In view of such Chinese sacrifices the names of the dead are inscribed on wooden plaques called spirit-tablets, into which the spirits are during the ceremony supposed to enter, having quitted the very heaven and presence of God in order to commune with posterity.
The larger plaques are richly ornamented with emeralds and sapphires, and the smaller plaques have each an enamelled figure of Our Lord, David, Solomon, and Hezekiah respectively.
The badges of the other four classes are round plaques, the first three with indented edges, the last plain; in the second class the dragons are in silver on a yellow and gold ground, the jewel is a cut coral; the grades differ in the colour, shape, &c., of the borders and indentations; in the third class the dragons are gold, the ground green, the jewel a sapphire; in the fourth the silver dragons are on a blue ground, the jewel a lapis lazuli; in the fifth green dragons on a silver ground, the jewel a pearl.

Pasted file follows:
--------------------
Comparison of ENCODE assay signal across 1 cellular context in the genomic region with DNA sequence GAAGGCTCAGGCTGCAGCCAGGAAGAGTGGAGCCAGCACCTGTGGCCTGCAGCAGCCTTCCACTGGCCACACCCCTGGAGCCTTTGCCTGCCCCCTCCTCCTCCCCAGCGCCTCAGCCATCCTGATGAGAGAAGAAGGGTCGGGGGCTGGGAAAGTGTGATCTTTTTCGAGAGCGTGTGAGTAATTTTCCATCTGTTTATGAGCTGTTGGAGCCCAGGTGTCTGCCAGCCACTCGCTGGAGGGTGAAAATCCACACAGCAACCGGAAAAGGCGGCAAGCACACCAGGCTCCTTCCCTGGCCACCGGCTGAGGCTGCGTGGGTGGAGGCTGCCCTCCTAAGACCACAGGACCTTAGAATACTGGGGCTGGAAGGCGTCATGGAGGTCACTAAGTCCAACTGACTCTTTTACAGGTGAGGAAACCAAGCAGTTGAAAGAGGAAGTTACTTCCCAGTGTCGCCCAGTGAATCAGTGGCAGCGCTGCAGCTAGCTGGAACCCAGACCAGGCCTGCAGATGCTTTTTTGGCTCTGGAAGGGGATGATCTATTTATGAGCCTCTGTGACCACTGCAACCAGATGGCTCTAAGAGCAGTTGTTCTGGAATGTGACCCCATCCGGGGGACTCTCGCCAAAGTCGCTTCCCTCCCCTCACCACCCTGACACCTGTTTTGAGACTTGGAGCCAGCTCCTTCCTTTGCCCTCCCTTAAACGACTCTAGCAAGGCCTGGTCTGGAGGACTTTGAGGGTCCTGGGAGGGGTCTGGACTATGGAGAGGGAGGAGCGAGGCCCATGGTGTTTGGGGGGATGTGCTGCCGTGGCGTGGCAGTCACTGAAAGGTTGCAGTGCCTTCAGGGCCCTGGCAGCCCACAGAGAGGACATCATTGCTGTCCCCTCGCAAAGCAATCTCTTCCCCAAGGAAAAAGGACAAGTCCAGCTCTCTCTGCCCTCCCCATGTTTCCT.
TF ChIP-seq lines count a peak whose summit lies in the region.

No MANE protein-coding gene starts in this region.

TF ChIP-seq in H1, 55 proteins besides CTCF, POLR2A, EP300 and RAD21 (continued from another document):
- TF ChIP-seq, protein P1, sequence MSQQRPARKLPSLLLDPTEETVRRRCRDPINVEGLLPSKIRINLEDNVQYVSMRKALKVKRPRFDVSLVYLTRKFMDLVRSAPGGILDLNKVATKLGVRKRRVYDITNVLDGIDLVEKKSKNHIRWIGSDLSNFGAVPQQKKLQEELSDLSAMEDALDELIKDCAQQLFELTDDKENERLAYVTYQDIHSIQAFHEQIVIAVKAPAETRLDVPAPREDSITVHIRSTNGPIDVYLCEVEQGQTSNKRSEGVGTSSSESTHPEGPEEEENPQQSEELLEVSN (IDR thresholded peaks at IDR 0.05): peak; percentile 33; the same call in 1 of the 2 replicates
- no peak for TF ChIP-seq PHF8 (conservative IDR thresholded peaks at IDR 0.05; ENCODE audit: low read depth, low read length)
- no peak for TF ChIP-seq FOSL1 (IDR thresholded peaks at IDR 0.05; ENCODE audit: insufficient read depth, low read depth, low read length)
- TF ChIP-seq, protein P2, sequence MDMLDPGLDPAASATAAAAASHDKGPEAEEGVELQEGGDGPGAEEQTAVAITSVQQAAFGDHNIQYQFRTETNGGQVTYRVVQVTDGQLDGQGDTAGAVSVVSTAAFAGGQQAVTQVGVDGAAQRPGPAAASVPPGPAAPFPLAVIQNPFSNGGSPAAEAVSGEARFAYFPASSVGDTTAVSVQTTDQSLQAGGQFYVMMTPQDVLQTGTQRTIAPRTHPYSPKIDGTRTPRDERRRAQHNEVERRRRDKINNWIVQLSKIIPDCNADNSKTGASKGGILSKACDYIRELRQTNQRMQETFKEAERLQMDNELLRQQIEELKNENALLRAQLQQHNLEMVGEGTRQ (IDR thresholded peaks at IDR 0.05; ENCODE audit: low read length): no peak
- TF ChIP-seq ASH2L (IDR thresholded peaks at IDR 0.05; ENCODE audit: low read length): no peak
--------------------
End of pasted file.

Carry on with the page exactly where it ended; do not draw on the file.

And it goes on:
The richest ornamentation was applied to the arches and string courses, while plaques of sculpture, roundels and coats of arms adorned the facades.
They no longer devote themselves to the manufacture of sword ornaments, but work rather at vases, censers, statuettes, plaques, boxes and other objects of a serviceable or ornamental nature.